LibGDX Project Setup: Third-party support!

May 19, 2012 by     5 Comments    Posted under: Desktop applications, LibGDX Project Setup

I finally took the time to add third-party library support to the LibGDX Project Setup application. This update will greatly help the creators of great add-ons for libgdx to get their work used by more people instead of getting lost little-by-little in the contributions forum :)

You can download the update directly from the libgdx website.

How it works

As a proof-of-concept, I added the Universal Tween Engine (which you may already know I hope) to the list of libraries, as you can see in the previous screenshots.

To let users know about new available libraries as soon as possible, the application fetches everything from distant URLs. It relies on a hard-coded URL to find the master configuration file, and then updates its view accordingly to what is described in this file.

This configuration file is hosted here, and looks like this:

[versions]
2.0.0
1.0.1
1.0.0

[libraries]
libgdx      = http://libgdx.googlecode.com/...
tweenengine = http://www.aurelienribon.com/...

The “versions” tag is used to let the application warn you about a new update of its binaries, and the “libraries” tag list all the available libraries. As you can see, each library is linked to an external definition file. These files are downloaded individually, and the list of libraries can then be built once they are retrieved.

Selecting a library reflects the changes in the overview panel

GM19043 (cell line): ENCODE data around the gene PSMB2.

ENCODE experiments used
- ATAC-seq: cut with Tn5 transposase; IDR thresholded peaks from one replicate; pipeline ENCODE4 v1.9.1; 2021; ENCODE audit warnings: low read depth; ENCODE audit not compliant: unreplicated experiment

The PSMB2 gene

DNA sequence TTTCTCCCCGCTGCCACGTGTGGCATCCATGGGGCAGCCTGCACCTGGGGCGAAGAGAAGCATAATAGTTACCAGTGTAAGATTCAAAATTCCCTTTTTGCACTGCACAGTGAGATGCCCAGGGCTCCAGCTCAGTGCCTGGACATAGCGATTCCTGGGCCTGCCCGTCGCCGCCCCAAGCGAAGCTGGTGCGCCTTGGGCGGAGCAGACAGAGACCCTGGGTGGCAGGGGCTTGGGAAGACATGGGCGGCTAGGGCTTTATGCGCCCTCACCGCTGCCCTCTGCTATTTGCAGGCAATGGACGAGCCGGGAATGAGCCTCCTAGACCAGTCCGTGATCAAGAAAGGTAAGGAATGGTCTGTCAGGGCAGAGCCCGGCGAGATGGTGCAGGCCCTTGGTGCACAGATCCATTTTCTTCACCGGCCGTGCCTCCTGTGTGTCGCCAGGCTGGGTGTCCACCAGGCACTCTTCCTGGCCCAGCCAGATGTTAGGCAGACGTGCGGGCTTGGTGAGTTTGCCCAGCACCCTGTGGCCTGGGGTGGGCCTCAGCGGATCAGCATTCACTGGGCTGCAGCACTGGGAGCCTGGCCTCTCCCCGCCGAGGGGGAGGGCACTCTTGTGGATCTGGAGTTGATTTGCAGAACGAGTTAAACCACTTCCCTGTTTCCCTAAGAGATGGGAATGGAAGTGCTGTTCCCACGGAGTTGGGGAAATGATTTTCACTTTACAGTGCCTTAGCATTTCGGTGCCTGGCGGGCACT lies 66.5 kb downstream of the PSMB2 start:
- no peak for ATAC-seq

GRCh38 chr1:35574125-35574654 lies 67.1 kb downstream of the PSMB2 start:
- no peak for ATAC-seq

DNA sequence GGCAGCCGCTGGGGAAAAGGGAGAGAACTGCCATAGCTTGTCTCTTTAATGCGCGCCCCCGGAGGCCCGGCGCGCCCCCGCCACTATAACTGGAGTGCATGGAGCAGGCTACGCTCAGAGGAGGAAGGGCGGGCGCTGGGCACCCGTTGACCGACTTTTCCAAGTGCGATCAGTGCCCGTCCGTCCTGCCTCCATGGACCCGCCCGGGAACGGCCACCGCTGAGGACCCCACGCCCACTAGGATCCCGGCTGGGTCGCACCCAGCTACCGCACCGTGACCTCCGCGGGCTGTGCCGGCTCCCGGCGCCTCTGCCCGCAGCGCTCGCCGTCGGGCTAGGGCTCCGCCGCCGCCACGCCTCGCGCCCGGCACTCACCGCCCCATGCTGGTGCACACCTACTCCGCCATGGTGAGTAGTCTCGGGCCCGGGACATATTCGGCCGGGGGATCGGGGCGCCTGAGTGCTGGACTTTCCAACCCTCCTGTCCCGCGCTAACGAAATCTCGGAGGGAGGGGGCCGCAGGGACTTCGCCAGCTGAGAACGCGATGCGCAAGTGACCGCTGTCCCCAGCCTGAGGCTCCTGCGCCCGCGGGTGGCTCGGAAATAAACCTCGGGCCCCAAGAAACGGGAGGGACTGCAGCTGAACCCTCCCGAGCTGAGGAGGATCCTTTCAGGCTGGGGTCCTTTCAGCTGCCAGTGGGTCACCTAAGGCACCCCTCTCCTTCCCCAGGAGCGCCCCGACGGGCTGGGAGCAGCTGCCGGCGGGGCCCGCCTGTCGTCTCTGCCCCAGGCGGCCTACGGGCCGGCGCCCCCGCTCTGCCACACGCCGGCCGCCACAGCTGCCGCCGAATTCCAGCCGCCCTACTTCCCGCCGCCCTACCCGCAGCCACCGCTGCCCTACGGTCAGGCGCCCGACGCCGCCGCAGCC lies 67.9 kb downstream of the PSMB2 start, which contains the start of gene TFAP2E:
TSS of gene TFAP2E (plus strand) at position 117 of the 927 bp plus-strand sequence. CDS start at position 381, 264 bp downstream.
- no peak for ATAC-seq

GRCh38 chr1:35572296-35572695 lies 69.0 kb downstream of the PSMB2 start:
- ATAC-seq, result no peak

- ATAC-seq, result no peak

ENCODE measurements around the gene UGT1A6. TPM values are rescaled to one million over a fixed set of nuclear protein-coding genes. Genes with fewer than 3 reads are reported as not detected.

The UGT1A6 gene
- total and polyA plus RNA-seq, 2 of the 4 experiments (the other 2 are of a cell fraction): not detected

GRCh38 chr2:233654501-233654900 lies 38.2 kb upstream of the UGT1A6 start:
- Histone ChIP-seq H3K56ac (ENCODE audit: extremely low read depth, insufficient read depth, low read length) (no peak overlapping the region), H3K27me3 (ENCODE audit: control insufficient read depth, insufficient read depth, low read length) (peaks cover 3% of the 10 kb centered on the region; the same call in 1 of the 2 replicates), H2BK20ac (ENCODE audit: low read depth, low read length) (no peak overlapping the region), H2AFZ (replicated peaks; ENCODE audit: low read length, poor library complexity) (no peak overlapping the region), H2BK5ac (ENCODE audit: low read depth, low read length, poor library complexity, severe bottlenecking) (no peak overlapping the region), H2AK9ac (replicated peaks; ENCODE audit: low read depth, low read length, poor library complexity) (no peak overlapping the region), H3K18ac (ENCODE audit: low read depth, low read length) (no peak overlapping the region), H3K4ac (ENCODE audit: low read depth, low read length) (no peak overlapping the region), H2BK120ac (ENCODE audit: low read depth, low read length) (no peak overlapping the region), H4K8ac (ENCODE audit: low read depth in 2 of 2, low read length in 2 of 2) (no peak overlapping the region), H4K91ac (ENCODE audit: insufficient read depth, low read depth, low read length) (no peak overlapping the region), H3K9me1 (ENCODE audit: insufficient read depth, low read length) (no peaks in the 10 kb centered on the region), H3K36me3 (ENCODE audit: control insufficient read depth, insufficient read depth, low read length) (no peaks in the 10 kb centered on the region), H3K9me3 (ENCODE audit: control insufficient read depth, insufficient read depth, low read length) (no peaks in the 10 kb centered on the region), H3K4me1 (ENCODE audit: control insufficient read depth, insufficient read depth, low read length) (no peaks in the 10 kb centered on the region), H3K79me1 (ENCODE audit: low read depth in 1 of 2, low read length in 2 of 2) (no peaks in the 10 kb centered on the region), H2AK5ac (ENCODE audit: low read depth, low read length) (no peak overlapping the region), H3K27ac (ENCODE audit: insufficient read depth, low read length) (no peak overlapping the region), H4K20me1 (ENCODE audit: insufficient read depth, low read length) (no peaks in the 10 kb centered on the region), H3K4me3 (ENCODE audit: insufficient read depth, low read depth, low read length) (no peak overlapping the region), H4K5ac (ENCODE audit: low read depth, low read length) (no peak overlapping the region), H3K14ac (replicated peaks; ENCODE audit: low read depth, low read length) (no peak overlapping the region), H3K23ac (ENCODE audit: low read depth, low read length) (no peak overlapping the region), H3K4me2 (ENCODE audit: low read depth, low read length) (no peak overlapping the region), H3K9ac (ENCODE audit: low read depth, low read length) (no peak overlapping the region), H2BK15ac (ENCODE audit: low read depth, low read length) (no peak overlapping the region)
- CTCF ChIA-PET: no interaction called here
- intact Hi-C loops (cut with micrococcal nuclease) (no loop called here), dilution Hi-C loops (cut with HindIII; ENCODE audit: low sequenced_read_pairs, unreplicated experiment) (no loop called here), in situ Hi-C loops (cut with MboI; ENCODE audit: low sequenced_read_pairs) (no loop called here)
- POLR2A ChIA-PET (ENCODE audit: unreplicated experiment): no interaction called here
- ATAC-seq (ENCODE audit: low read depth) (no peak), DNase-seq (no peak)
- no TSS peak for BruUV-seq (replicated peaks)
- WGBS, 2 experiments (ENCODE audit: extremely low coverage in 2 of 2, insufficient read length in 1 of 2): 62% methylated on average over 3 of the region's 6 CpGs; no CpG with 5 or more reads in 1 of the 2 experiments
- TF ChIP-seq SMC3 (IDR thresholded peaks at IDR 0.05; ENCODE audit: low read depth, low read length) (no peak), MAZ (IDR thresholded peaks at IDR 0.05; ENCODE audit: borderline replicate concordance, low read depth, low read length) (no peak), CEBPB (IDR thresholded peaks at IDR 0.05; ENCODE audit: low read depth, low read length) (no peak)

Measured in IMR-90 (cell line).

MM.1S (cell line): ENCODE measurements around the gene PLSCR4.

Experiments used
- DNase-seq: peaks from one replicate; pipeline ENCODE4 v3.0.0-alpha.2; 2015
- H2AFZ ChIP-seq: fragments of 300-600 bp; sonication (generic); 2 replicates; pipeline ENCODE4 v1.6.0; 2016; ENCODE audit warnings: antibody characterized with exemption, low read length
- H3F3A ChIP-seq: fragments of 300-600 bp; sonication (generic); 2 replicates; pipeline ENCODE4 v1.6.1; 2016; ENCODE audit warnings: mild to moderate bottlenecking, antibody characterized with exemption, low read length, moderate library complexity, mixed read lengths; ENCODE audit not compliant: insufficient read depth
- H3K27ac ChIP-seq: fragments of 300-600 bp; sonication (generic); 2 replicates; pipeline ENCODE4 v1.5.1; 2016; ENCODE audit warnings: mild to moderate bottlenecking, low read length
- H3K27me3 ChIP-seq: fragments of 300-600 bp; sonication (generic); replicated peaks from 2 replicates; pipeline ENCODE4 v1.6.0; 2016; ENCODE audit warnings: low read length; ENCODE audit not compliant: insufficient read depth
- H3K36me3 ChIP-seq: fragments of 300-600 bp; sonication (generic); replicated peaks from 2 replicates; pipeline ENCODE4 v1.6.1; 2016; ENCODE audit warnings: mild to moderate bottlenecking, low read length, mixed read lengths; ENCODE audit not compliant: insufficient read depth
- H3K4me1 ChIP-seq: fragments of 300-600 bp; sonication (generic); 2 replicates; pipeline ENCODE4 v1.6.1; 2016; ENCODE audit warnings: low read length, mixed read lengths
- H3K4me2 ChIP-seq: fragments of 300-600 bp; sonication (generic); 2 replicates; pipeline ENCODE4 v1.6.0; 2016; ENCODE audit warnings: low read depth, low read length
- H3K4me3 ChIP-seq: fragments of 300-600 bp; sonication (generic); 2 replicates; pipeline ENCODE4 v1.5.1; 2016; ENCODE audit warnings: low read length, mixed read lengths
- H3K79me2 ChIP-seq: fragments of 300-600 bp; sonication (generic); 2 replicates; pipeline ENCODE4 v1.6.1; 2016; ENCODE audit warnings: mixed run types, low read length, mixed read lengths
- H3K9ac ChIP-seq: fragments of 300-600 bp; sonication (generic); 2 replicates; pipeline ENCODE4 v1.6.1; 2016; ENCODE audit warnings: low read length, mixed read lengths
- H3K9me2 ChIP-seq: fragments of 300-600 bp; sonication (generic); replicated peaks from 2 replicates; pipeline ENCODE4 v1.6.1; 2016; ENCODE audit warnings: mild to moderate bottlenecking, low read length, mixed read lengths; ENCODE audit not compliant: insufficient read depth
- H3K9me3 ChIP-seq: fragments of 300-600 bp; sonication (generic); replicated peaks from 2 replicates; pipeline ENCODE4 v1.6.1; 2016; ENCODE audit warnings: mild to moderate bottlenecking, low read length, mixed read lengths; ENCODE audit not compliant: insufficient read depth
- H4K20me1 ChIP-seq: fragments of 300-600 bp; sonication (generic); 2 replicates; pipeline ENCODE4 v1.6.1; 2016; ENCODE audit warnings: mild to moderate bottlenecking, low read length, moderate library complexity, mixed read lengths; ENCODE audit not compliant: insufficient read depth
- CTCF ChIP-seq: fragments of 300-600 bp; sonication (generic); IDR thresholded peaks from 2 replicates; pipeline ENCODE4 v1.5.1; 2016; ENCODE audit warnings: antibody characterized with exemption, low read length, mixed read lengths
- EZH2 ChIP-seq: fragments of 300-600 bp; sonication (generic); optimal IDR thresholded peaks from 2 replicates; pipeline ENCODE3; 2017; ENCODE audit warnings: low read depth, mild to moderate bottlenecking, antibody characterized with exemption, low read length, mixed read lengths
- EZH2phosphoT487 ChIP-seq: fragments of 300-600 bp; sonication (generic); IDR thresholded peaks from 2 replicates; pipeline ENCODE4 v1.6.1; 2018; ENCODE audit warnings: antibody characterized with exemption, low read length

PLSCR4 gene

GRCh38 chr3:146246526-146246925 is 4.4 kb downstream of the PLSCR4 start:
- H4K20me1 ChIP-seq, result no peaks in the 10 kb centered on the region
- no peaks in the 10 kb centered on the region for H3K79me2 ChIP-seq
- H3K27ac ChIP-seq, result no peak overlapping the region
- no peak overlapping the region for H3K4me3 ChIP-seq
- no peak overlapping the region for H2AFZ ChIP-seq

A definition file lists many parameters of the library. Just take a look at the definition of the LiBGDX framework itself (yup, it’s a library like every other). First kind of parameters consists in meta-data, like its name, its author, a description, a homepage, etc. Such information is mainly used in the description pop-up to present the library to the end user.

The other kind is information about how the library should be embedded into the generated projects. For instance, the “libs-common” tag lists the files required in the common project. This is how the application knows how to modify the projects (see screenshot on the right).

Using all this information, the application is able to know: (1) if the library is compatible with the HTML backend, and (2) how to edit the classpaths of the generated projects to include the selected libraries.

Add your own library!

Adding your library is easy: all you need to do is to provide us the URL of your definition file. We can also host the file for you, but you won’t be able to edit it and so you won’t be able to correct its mistakes easily (and sending us 20 tweets/mails per day won’t help :p). Therefore, the recommended way is to host the definition file yourself.

Build your definition file

  • [name] The name of your library, in a human readable format,
  • [author] The name of its author,
  • [author-website] The author’s website URL,
  • [description] A short description of the library. You can, and should, format it with some simple HTML tags, like <br/>, <b>, <i>…
  • [homepage] The URL of the library homepage,
  • [logo] The URL of a logo image (reserved size in info pop-up is 200×250),
  • [stable-version] The version number of the latest stable release,
  • [stable-url] The URL to download the latest stable release of the library,
  • [latest-url] The URL to download a nightlies version of the library (if available),
  • [gwt] The GWT module name of the library, to provide support for the HTML backend,
  • [libs-common] A list of the files required for the common project, as they will appear in its “libs” folder,